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A dilogarithm and log Γ integral

Let {\rm Li}_2 denote the dilogarithm function. Prove that

    \[\zeta(3) = 2 \bigintsss_{0}^{1} \bigg( {\rm Li}_2 \left ( e^{-2 \pi i x} \right ) + {\rm Li}_2 \left ( e^{2\pi i x} \right ) \bigg) \log \Gamma (x) \, {\rm d}x\]


We begin from the very simple observation

    \[\sum_{n=1}^\infty\frac{\cos (2 \pi n x)}{n^2}=\frac{{\rm Li}_2(e^{-2\pi i x})+{\rm Li}_2(e^{2\pi i x})}{2}\]

which is an immediate consequence of the well known identity

    \[\sum_{n=1}^{\infty} \frac{\sin nx}{n} = \frac{\pi-x}{2} \quad , \quad x \in (0, 2\pi)\]

Thus letting \mathcal{J} denote the given integral ,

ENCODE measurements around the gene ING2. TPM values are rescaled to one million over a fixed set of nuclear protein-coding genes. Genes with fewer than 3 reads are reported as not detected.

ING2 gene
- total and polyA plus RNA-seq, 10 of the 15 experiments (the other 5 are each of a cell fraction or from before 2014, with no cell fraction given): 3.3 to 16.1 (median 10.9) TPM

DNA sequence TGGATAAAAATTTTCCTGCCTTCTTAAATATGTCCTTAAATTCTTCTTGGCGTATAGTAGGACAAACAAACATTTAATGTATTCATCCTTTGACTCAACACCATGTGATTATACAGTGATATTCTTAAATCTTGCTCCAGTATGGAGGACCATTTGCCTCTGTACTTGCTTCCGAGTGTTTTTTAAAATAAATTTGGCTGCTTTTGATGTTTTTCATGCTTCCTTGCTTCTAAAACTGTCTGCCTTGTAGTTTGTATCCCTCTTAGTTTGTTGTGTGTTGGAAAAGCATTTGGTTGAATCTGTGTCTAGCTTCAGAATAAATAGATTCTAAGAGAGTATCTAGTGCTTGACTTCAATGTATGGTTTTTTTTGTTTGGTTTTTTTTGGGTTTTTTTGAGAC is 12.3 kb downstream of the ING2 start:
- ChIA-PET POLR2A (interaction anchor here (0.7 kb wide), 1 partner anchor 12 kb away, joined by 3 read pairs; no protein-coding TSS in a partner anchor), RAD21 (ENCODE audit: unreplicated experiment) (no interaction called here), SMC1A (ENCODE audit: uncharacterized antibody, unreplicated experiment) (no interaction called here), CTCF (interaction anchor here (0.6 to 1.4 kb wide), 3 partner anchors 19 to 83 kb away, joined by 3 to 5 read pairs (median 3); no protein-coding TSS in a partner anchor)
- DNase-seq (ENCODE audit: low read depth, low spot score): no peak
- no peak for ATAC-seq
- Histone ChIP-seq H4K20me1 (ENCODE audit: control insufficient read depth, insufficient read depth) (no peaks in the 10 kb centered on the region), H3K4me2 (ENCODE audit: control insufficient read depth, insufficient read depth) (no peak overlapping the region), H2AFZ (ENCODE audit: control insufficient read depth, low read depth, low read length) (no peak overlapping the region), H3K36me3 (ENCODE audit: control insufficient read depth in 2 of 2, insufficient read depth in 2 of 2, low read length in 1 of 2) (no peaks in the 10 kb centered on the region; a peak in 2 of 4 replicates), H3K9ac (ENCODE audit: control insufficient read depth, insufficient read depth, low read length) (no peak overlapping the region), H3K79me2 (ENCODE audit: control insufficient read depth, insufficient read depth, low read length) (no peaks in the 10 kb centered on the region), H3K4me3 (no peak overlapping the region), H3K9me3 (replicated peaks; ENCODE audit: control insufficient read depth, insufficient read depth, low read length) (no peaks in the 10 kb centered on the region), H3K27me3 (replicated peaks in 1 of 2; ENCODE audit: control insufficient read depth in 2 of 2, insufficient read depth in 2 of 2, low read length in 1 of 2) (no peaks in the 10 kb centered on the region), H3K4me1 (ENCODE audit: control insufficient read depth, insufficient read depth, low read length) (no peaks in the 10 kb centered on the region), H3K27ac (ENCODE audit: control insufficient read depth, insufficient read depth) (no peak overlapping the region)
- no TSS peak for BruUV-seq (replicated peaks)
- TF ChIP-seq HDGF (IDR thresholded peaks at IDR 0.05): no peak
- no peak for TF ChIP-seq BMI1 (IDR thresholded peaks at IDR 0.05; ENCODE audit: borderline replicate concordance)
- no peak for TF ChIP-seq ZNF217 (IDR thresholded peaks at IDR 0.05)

\begin{align*} \mathcal{J} &= 2\int_{0}^{1} \log \Gamma(x) \sum_{n=1}^{\infty} \frac{\cos 2 \pi n x}{n^2} \, {\rm d}x\\ &= 2\sum_{n=1}^{\infty} \frac{1}{n^2} \int_{0}^{1}\cos 2 n \pi x \log \Gamma(x) \, {\rm d}x\\ &= 2 \sum_{n=1}^{\infty} \frac{1}{4n^3} \\ &= \frac{\zeta(3)}{2} \end{align*}

since it is known that

    \[\int_{0}^{1} \cos 2 n \pi x \log \Gamma(x) \, {\rm d}x = \frac{1}{4n}\]

due to the Fourier expansion of \log \Gamma.

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